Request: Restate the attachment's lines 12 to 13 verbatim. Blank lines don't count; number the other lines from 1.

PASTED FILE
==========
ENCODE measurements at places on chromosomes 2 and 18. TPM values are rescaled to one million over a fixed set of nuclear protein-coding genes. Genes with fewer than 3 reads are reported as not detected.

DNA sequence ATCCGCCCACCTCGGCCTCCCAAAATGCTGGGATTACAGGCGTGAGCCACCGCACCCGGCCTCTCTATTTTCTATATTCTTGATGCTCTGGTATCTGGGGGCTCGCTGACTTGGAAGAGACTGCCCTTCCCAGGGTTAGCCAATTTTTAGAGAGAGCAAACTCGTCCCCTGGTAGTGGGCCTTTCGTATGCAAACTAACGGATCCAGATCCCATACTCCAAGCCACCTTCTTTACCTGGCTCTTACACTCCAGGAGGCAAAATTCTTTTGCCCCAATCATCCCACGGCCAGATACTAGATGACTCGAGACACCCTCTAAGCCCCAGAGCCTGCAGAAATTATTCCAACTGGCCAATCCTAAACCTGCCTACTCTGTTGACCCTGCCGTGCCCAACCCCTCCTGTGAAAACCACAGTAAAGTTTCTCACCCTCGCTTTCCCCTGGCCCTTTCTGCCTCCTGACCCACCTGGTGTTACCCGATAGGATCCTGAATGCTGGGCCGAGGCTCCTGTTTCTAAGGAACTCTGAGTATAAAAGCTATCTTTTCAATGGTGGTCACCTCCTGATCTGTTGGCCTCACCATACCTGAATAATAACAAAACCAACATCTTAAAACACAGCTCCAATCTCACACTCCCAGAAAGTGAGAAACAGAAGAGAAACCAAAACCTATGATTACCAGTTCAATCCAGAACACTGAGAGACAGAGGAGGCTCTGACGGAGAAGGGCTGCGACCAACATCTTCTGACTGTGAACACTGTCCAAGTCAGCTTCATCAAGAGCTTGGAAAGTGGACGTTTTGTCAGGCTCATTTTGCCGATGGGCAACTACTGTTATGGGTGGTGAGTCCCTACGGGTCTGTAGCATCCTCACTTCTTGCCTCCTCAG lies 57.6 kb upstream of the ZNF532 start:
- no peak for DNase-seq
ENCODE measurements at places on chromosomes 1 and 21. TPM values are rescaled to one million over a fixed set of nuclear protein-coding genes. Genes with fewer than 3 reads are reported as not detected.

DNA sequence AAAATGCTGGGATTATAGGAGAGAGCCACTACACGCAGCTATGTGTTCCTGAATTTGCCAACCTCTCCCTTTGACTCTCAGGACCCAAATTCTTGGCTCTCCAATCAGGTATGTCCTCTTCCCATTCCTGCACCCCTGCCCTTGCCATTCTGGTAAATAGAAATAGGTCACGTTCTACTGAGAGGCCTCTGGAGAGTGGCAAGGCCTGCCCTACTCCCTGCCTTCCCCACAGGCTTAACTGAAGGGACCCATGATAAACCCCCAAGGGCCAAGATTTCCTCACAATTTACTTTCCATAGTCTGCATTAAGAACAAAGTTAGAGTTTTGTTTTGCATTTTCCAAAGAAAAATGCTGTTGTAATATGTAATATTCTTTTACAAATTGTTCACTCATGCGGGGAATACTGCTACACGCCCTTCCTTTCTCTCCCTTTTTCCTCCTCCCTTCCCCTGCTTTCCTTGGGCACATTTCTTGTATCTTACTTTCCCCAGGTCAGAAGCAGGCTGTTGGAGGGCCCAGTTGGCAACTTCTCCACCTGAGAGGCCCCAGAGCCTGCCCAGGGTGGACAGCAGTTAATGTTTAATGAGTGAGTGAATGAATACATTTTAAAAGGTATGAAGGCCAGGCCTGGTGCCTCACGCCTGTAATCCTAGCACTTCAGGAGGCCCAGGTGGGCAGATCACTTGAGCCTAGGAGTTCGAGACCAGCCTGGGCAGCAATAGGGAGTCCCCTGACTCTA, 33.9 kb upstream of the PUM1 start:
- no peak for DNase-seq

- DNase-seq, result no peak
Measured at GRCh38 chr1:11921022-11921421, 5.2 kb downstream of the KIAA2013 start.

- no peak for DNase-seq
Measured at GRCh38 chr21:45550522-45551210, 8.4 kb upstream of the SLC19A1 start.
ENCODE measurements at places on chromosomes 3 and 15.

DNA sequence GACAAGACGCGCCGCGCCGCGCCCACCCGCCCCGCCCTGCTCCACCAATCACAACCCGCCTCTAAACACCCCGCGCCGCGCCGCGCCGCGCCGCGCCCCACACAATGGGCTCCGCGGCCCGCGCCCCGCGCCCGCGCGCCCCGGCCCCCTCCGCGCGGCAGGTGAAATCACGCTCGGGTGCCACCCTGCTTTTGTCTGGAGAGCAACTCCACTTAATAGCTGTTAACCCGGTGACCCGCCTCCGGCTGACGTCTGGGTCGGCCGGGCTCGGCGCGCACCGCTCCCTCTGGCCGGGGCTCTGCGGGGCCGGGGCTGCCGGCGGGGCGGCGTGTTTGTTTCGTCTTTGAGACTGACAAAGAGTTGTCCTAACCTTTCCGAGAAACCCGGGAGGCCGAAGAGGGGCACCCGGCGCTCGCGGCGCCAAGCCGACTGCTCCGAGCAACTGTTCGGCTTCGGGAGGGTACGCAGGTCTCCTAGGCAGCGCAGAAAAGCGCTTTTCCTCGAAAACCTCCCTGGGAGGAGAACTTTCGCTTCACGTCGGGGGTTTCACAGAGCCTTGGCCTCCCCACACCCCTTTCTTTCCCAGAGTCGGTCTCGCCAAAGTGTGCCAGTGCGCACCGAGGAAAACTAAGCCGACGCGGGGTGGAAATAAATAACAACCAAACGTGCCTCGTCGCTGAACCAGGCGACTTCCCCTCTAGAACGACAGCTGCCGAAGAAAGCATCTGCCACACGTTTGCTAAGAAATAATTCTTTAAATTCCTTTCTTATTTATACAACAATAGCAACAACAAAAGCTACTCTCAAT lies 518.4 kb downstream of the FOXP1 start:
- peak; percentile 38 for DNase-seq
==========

DNA sequence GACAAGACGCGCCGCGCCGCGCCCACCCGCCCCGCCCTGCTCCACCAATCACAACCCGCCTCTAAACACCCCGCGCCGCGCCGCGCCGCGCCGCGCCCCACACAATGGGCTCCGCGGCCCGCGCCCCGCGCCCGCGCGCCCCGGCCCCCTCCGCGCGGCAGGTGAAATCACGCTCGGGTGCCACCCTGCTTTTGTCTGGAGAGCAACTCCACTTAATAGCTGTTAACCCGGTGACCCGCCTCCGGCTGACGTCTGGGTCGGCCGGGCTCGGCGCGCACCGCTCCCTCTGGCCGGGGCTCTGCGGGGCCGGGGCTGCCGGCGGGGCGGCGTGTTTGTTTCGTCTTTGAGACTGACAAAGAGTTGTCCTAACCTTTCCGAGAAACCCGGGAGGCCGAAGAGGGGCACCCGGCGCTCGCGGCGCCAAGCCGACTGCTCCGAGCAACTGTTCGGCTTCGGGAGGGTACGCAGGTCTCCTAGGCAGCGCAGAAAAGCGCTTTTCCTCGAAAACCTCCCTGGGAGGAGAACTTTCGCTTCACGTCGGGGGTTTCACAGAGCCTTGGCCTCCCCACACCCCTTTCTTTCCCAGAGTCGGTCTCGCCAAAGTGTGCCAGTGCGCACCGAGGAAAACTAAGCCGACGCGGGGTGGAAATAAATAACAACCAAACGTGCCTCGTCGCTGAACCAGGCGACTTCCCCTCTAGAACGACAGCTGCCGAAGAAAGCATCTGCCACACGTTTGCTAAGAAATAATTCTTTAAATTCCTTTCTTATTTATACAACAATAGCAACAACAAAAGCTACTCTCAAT lies 518.4 kb downstream of the FOXP1 start:
- peak; percentile 38 for DNase-seq